Counterfeit Dilaudid tablets can look almost identical to real Dilaudid. But there may be some imperfections that show the difference.

Fake pills are made with pill presses that are usually lower quality than the machines that make legitimate brand-name drugs. The result may be a crumblier texture and a more blurred or shallow stamp (the number or letter engraved on it). The bisecting line may be off-center or less clean.

If you’re familiar with real Dilaudid, you may notice a difference in taste, texture, or color.

There’s no telling what might be in Dilaudid that you buy on the street. Many street drug manufacturers cut hydromorphone with powders like laundry soap or baby laxatives. Some lace it with other drugs, including fentanyl, making it easy to overdose.

Dilaudid Overdose

If you’re concerned that a loved one may be abusing Dilaudid, knowing the signs of opioid overdose may help save their life. As a central nervous system (CNS) depressant, Dilaudid can cause life-threatening respiratory depression if you take too much.

Signs of a Dilaudid overdose include:

  • cold, clammy skin
  • blue skin or nails
  • shallow breathing
  • slow heart rate
  • low blood pressure
  • pinpoint pupils
  • severe sedation or coma

Naloxone, an opioid overdose reversal agent, is widely available at major pharmacy chains and can be used to keep someone breathing until medical help arrives. Opioids cause many fatal overdoses, so it’s a good idea to have naloxone on hand if you’re taking Dilaudid.

Mixing Dilaudid with benzodiazepines, alcohol, or other opioids (even milder opioids like codeine, methadone, and buprenorphine) increases your risk of breathing problems and overdose.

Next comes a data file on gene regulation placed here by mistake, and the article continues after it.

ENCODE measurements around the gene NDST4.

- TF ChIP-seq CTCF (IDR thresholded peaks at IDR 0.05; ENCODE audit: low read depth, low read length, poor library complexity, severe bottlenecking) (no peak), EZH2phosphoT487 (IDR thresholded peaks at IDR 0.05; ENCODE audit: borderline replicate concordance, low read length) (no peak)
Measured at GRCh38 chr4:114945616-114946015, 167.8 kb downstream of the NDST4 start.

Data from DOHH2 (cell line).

Dilaudid (Hydromorphone) Abuse

Dilaudid is a painkiller for moderate to severe pain. As an opioid agonist, it activates opioid receptors and changes how your brain perceives pain. Dilaudid is five to 10 times stronger than more common prescription drugs OxyContin (oxycodone) and Vicodin (hydrocodone).

While some healthcare providers us hydromorphone for chronic pain in cancer patients, it’s generally best used short-term under medical advice. Taking Dilaudid without a prescription, in higher doses than prescribed, or for longer than recommended is a dangerous game.

The US Drug Enforcement Administration (DEA) classifies Dilaudid as a schedule II controlled substance because it’s highly addictive. Drug abuse also raises the risk of serious side effects, overdose, and physical dependence.

Abusing Dilaudid makes it more likely that you’ll have side effects like:

  • constipation
  • nausea
  • vomiting
  • drowsiness
  • dizziness
  • lightheadedness
  • sweating
  • flushing
  • dry mouth
  • dysphoria or euphoria
  • sedation

You may develop a physical dependence on Dilaudid after taking it for a few days or weeks. If you stop taking it suddenly, you’ll have withdrawal symptoms.

Dependence often goes hand-in-hand with addiction—when your body develops a need for drug use, your mind often does too. Once you’re addicted, it’s nearly impossible to stop.

Don’t wait until Dilaudid addiction takes over your life. Reach out to a specialist at Northeast Addictions Treatment Center today to learn about our outpatient addiction treatment options.

Written by
Northeast Addition Editorial Team

©2024 Northeast Addition Center | All Rights Reserved

This page does not provide medical advice.